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Ensuring Children’s Right to Water through Community Participation: Myth or Reality?

Congress: 2008
Author(s): Per Wickenberg, Karsten Åström, Håkan Hyden


Keyword(s): Children's right, water, community participation
Article:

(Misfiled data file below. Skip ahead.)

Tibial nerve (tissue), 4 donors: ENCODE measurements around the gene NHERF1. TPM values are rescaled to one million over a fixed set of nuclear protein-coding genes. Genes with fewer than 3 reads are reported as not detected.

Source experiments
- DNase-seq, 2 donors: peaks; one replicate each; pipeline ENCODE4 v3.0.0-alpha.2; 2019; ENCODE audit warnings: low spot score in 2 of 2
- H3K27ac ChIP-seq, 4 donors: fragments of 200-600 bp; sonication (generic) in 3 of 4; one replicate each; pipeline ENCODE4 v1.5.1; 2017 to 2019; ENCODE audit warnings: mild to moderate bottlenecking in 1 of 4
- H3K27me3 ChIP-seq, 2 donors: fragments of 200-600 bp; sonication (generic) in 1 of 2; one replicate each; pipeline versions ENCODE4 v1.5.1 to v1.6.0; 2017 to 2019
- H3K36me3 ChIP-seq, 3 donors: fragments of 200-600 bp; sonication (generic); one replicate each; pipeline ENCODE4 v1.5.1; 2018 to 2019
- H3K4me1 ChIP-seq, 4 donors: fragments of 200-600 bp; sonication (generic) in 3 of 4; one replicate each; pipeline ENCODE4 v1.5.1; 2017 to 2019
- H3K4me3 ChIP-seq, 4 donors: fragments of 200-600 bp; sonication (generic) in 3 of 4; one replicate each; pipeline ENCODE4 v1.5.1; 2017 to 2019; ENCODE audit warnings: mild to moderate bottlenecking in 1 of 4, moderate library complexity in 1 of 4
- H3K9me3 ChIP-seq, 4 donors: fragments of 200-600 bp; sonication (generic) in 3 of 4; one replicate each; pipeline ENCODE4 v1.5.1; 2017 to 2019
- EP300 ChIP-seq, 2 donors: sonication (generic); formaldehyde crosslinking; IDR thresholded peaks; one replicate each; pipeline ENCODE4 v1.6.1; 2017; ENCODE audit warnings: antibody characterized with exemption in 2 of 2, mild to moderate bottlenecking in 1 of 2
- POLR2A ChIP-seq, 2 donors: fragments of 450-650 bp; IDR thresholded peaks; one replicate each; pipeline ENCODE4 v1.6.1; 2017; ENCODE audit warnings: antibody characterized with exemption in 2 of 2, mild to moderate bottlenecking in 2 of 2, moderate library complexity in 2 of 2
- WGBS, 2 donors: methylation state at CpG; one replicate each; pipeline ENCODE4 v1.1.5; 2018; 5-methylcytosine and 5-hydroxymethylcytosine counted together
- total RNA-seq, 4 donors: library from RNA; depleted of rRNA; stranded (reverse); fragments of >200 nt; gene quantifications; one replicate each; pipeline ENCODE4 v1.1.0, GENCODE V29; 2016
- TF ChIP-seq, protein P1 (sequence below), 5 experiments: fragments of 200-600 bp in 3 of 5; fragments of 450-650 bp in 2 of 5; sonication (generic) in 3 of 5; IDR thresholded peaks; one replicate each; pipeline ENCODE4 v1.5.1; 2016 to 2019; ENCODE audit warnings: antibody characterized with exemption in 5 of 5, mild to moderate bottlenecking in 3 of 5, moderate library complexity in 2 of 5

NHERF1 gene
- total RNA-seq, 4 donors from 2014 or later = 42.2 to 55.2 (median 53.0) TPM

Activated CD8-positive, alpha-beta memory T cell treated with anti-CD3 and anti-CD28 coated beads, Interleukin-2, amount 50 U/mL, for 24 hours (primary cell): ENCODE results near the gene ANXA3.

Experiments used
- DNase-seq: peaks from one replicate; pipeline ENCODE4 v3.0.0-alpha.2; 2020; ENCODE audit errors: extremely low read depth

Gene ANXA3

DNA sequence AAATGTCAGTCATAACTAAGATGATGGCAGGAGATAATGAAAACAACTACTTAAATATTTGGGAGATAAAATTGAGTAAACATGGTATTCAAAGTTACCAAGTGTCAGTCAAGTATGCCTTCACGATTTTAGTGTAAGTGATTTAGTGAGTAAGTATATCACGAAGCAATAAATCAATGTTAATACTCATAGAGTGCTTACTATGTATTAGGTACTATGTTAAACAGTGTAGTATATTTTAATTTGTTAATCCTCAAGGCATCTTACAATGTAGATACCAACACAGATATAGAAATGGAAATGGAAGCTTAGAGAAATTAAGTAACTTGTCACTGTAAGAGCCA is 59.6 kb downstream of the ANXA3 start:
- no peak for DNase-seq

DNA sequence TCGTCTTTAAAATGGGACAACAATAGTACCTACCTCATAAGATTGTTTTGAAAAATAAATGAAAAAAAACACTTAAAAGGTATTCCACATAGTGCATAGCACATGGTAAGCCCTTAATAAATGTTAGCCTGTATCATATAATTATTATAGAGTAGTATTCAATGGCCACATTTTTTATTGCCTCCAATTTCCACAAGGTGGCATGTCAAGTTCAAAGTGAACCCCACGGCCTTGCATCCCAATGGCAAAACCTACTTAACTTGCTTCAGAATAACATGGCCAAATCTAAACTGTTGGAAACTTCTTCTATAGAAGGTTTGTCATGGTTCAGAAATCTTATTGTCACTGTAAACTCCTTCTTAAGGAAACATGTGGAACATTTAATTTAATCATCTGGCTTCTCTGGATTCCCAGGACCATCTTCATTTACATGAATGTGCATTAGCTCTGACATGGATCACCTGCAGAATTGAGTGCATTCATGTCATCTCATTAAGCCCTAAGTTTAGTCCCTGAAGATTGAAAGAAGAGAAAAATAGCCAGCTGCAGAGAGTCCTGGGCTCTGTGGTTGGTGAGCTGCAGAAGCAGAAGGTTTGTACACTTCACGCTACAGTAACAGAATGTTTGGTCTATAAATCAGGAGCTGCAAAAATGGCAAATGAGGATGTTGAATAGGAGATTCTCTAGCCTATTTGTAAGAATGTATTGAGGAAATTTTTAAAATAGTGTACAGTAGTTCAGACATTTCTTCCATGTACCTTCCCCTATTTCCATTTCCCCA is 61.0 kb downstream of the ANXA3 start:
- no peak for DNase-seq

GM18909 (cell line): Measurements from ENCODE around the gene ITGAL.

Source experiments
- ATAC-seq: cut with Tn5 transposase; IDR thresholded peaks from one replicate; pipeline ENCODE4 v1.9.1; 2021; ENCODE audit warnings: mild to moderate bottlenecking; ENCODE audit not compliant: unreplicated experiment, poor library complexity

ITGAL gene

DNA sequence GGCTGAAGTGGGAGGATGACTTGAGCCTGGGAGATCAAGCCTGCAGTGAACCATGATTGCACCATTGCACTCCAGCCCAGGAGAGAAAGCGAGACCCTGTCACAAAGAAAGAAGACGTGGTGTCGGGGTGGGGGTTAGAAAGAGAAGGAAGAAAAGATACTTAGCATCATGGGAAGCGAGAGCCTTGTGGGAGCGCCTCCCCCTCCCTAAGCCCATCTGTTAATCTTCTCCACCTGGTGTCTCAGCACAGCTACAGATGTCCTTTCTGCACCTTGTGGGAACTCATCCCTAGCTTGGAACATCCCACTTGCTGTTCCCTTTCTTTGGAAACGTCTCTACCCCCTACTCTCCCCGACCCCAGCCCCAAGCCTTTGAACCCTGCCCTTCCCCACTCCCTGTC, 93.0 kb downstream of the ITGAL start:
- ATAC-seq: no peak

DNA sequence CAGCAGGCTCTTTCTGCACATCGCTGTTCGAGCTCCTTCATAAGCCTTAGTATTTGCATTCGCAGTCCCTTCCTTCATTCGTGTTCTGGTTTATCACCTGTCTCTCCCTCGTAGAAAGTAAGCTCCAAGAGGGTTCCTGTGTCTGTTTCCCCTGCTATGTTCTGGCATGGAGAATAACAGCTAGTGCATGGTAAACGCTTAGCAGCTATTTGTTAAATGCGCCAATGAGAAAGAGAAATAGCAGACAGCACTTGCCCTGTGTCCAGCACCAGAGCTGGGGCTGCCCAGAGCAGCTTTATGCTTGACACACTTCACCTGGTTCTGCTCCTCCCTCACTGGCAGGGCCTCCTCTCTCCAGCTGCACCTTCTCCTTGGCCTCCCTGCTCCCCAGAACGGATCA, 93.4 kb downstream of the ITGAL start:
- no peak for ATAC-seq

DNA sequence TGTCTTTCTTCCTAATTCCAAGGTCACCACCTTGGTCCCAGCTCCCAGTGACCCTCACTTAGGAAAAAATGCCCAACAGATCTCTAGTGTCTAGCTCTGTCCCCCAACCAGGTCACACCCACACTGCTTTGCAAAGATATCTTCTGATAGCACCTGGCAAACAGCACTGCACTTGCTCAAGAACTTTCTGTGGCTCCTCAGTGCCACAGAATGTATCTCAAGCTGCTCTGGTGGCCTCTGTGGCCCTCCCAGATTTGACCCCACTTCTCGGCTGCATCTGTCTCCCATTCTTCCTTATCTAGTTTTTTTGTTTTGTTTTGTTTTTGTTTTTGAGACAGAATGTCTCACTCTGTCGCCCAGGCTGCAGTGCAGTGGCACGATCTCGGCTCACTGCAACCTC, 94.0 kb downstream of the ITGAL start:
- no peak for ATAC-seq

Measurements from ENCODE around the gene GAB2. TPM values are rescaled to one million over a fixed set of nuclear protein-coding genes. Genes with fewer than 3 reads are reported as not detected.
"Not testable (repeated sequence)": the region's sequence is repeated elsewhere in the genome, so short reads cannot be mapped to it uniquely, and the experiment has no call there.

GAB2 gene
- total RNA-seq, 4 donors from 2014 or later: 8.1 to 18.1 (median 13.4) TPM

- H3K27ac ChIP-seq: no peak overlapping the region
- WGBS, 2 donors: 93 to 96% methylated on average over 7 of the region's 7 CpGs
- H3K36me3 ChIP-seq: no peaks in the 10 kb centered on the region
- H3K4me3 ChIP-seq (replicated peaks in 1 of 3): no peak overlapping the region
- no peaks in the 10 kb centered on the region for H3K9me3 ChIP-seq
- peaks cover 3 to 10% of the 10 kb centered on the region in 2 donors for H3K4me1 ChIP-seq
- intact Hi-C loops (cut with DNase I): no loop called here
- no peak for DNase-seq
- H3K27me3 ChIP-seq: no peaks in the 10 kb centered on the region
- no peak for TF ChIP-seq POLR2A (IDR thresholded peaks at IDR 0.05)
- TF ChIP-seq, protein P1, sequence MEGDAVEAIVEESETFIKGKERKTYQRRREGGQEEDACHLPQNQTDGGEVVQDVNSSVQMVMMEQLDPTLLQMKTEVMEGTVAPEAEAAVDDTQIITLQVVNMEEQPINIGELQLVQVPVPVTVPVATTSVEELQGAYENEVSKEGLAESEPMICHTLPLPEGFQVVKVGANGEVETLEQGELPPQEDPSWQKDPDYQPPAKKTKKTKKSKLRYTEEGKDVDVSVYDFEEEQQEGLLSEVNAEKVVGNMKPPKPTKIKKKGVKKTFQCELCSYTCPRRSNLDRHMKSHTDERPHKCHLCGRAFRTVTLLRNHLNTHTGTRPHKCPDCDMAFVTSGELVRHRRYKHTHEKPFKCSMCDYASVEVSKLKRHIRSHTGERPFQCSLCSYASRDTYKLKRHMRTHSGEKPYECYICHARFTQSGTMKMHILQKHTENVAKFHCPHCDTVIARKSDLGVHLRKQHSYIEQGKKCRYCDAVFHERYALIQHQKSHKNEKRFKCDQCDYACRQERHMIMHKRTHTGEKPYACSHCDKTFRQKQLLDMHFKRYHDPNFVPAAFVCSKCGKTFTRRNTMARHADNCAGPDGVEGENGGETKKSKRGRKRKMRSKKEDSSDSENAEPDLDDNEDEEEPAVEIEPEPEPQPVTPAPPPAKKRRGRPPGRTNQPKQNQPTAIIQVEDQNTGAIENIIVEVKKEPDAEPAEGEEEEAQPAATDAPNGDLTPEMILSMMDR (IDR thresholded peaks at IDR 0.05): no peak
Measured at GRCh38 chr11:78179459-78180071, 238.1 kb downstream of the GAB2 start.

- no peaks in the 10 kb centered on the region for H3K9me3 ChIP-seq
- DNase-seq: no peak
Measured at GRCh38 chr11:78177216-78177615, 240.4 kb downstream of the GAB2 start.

AbstractIntroduction: Children’s access to safe water has been recognized as their basic right and a normative framework has been constructed that entrusts the responsibility of implementing the right to the nation states. Consequently, a number of actions have been undertaken across the globe that ultimately aim at promoting children’s access to water as their human right. A cross-cutting global approach promoted in this process has been community participation. It is believed that if local communities will participate by contributing in the capital and operation and maintenance costs on the one hand, and by taking up the responsibility of managing their own water supply systems on the other, then the sustainability of safe water in the local communities will be ensured. Since children are members of the local communities, they will be directly benefited and hence, their right of access to safe water will be ensured. Objective and method: How effective has the approach of community participation been in delivering the goods? Are children's right to water really being secured through this approach? Based upon an interdisciplinary actor-oriented empirical study in India, the paper explores the realities underlying the issue. It is based upon qualitative analysis of first-hand data procured through long-term intensive fieldwork in 35 rural communities in three different states – Gujarat, Bihar and West Bengal, where quality problems in drinking water are a significant concern. Results: The findings of the study reveal that ensuring children's right to water through community participation appears to be a myth on a number of grounds. First, community participation, being further grounded in the ‘demand-driven approach’, involves a strategic attitudinal change, involving a change their mindsets to ‘pay’ for water as also ‘invest’ their time and energies into installing and managing the new water systems. Adequate and appropriate efforts at bringing about the necessary attitudinal changes have not been made everywhere. Second, though based in the notion of ‘partnership’, where the agency (government/NGO) is the facilitator and community, represented by an executive committee, are the actors, the roles and responsibilities of the partners are not clearly delineated and/or communicated to the community. Third, successful participation also requires certain pre-existing conditions in the community, of which homogeneity and cohesiveness are very important. Finally, creation of new institutional frameworks that are alien to the traditional social institutions in the community lead to ineffectiveness of efforts. Gender-based norms, roles and responsibilities are an important aspect in this regard. Conclusion: As a consequence of these multitude of factors, community participation either fails to take off or else remains a tokenistic effort, with the result that the new water supply systems that are meant to ensure access to safe water for all adults and children alike, ultimately becomes inequitable as well as unsustainable. For securing children’s right to water, it thus emerges that the various factors affecting community participation need to be adequately understood and appropriately addressed through various means so that all children can enjoy the right equitably and sustainably.
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